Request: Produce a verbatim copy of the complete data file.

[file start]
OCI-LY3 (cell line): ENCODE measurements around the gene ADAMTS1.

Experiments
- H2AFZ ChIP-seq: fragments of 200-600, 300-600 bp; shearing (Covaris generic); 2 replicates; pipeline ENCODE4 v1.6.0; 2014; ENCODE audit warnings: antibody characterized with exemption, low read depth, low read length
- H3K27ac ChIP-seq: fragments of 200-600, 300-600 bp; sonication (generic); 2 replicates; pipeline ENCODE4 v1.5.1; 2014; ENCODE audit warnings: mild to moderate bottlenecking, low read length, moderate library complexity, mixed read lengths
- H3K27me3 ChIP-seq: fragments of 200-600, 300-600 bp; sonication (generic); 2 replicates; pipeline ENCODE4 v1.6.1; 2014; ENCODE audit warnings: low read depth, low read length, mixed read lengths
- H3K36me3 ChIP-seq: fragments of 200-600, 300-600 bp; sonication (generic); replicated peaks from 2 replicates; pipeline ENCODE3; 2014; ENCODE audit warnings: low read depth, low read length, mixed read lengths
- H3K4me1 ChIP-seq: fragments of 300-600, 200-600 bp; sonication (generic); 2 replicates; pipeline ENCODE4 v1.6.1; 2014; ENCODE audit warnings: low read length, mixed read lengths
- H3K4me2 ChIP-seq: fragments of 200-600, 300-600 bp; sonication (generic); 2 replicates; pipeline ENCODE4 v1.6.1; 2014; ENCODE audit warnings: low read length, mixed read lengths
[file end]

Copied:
OCI-LY3 (cell line): ENCODE measurements around the gene ADAMTS1.

Experiments
- H2AFZ ChIP-seq: fragments of 200-600, 300-600 bp; shearing (Covaris generic); 2 replicates; pipeline ENCODE4 v1.6.0; 2014; ENCODE audit warnings: antibody characterized with exemption, low read depth, low read length
- H3K27ac ChIP-seq: fragments of 200-600, 300-600 bp; sonication (generic); 2 replicates; pipeline ENCODE4 v1.5.1; 2014; ENCODE audit warnings: mild to moderate bottlenecking, low read length, moderate library complexity, mixed read lengths
- H3K27me3 ChIP-seq: fragments of 200-600, 300-600 bp; sonication (generic); 2 replicates; pipeline ENCODE4 v1.6.1; 2014; ENCODE audit warnings: low read depth, low read length, mixed read lengths
- H3K36me3 ChIP-seq: fragments of 200-600, 300-600 bp; sonication (generic); replicated peaks from 2 replicates; pipeline ENCODE3; 2014; ENCODE audit warnings: low read depth, low read length, mixed read lengths
- H3K4me1 ChIP-seq: fragments of 300-600, 200-600 bp; sonication (generic); 2 replicates; pipeline ENCODE4 v1.6.1; 2014; ENCODE audit warnings: low read length, mixed read lengths
- H3K4me2 ChIP-seq: fragments of 200-600, 300-600 bp; sonication (generic); 2 replicates; pipeline ENCODE4 v1.6.1; 2014; ENCODE audit warnings: low read length, mixed read lengths